Seismic geomorphology linked to sequence stratigraphy of an Eocene delta in the Outer Moray Firth, UKCS

E. H. Zimmer* (Corresponding Author), J. A. Howell, N. Schofield, R. L. Gawthorpe

*Corresponding author for this work

Research output: Contribution to journalArticlepeer-review

6 Citations (Scopus)


The Halibut Delta is a newly described, Lower Eocene delta in the Outer Moray Firth which has been studied in the shallow (<1 s TWT) section of conventional seismic data as an analogue for more deeply buried systems that are potential hydrocarbon reservoirs. The key internal reflectors have been mapped and geomorphological measurements such as clinoform dip, shoreline trajectory, clinothem width and length were taken at multiple sections along strike and dip. These were combined with seismic attribute analysis to characterize the delta and understand the controls on the observed geometries. Grainsize has been inferred using cuttings descriptions from 20 wells that penetrate the interval. The Halibut Delta was divided into three units: a lowermost clay rich unit with a low median clinoform dip of 1.4° and a uniform thickness is overlain by a more sand rich portion with steeply dipping clinoforms (median values 2.0°–4.7°) and a descending, regressive accretionary shoreline trajectory. The upper unit of the delta shows a transgressive accretionary shoreline trajectory with clinoform dips of 3.5°–1.7° and a sandy character. All three units show along strike variation in clinoform dip and lithology with areas of high clinoform dip corresponding to coarser grained lithology that occur at the location of fluvial feeder channels which introduced coarse, immature material to the delta. Towards the edges of the clinothem this material is reworked and redistributed through wave action and longshore transport. The three units of the Halibut Delta represent a succession of transgressive, regressive and transgressive systems tract, the development of which was mainly influenced by eustatic sea level changes. Seen as a reservoir analogue, the clinothems of the Halibut Delta have a short down-dip extent and are divided by mud-draped layers that could baffle fluid flow. In down-dip direction well spacing would have to be below 2 km to ensure production and/or injection takes place within one clinothem and this short down-dip continuity has to be taken into account when correlating clinothems between wells.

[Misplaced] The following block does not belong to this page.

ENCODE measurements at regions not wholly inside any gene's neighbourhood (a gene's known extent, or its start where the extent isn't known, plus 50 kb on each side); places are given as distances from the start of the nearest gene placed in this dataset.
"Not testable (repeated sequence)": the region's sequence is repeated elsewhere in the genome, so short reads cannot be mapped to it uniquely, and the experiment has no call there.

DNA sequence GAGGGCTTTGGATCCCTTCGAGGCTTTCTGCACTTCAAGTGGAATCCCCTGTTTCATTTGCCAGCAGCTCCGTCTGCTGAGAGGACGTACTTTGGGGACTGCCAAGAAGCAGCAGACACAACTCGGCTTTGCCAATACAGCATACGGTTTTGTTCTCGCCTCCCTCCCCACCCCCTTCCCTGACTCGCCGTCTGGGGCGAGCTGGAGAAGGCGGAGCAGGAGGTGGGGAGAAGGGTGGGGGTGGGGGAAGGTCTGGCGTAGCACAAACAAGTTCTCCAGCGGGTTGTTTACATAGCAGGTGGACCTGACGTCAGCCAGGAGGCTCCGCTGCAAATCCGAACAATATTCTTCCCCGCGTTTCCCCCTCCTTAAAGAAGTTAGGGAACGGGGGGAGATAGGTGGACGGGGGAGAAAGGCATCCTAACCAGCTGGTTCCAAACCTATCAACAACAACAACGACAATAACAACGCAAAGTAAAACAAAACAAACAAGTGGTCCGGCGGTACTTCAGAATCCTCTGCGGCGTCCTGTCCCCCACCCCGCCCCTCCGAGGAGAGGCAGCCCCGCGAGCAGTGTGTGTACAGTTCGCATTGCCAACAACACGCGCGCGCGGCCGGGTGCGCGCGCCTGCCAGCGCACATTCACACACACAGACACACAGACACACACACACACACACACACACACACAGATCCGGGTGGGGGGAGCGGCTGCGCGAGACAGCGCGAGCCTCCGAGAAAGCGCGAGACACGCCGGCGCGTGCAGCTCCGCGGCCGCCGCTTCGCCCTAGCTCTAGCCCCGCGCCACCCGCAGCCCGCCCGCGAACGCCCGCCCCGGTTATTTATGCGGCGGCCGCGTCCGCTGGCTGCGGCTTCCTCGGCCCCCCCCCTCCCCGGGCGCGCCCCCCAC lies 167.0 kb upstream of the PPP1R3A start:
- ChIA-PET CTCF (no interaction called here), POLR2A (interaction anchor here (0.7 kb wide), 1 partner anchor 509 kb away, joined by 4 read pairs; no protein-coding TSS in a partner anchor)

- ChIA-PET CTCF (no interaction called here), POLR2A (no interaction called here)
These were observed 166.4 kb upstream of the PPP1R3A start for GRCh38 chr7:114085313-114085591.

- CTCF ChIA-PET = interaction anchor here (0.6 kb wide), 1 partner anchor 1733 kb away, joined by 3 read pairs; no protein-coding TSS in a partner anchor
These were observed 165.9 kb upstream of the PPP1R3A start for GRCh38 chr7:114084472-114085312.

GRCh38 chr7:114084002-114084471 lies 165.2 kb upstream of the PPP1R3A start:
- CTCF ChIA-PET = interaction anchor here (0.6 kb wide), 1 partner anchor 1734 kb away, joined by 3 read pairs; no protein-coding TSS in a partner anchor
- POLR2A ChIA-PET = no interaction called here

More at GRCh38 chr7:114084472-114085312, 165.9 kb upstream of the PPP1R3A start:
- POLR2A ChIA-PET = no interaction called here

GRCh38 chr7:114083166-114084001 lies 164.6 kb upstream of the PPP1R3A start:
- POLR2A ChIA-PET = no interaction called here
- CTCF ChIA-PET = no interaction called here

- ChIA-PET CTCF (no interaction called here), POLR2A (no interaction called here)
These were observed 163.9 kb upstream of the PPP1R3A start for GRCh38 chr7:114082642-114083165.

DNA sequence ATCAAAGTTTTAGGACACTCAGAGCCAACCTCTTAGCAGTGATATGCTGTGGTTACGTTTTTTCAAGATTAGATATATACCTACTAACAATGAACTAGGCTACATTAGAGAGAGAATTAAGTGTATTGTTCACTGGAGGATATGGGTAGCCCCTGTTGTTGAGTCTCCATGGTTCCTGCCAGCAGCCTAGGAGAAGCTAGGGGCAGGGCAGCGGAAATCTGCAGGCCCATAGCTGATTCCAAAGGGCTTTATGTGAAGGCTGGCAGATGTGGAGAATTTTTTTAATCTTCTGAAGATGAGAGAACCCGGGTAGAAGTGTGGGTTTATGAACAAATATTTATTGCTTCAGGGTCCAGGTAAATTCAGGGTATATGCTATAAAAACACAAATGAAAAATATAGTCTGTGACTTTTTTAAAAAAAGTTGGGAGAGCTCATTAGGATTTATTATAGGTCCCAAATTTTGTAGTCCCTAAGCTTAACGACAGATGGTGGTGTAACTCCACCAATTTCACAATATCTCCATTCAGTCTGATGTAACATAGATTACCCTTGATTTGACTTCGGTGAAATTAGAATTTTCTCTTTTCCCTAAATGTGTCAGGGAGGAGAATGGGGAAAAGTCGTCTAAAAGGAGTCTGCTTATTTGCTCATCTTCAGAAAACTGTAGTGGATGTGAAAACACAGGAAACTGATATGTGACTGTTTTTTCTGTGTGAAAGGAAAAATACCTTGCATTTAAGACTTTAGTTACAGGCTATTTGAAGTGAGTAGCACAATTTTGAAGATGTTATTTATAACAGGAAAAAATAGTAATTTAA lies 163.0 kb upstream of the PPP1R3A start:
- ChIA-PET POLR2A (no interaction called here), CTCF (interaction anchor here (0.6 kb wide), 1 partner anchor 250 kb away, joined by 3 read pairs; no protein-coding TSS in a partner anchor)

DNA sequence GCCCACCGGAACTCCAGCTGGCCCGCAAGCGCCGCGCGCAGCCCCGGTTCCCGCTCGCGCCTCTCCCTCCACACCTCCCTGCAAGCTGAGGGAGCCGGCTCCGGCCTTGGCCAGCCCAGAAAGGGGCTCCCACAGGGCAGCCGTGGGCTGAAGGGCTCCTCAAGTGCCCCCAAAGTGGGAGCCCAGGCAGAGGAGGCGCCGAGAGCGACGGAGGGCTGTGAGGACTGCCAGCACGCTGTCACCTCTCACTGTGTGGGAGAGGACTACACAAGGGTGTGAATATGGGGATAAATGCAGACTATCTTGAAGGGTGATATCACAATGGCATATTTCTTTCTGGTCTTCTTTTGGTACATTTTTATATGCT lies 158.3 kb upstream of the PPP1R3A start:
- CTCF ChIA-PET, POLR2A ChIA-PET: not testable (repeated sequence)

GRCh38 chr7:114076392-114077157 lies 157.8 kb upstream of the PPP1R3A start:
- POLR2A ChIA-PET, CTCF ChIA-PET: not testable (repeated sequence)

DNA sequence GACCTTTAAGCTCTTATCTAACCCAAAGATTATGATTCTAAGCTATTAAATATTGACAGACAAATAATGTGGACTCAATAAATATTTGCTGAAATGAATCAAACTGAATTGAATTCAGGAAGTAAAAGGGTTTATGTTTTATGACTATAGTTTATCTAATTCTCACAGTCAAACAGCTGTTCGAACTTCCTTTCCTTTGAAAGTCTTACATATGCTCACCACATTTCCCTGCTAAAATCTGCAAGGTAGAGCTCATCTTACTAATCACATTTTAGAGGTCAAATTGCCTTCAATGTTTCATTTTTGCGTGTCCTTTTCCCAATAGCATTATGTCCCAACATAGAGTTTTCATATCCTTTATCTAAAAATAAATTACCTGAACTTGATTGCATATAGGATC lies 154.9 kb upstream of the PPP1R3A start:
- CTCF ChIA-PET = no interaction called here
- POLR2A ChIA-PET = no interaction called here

Original languageEnglish
Pages (from-to)150-167
Number of pages18
JournalMarine and Petroleum Geology
Early online date20 Mar 2019
Publication statusPublished - 1 Jun 2019

Bibliographical note

This work was undertaken as part of the SAFARI project in a collaboration between the University of Aberdeen, United Kingdom and UniCIPR in Bergen, Norway. SAFARI is sponsored by 16 oil companies, the Norwegian Petroleum Directorate and the Norwegian Research Council. Details at PGS generously provided the seismic data for this case study. We would like to thank the associate editor F. J. Lobo as well as the reviewers G. Hampson and C. Olariu for critically reviewing the manuscript and offering constructive advice leading to significant improvement of both text and figures.


  • Clinoform dip
  • Eocene
  • Moray firth
  • Seismic attribute
  • Seismic geomorphology
  • Shelf edge
  • Shoreline trajectory
  • Wave-dominated delta


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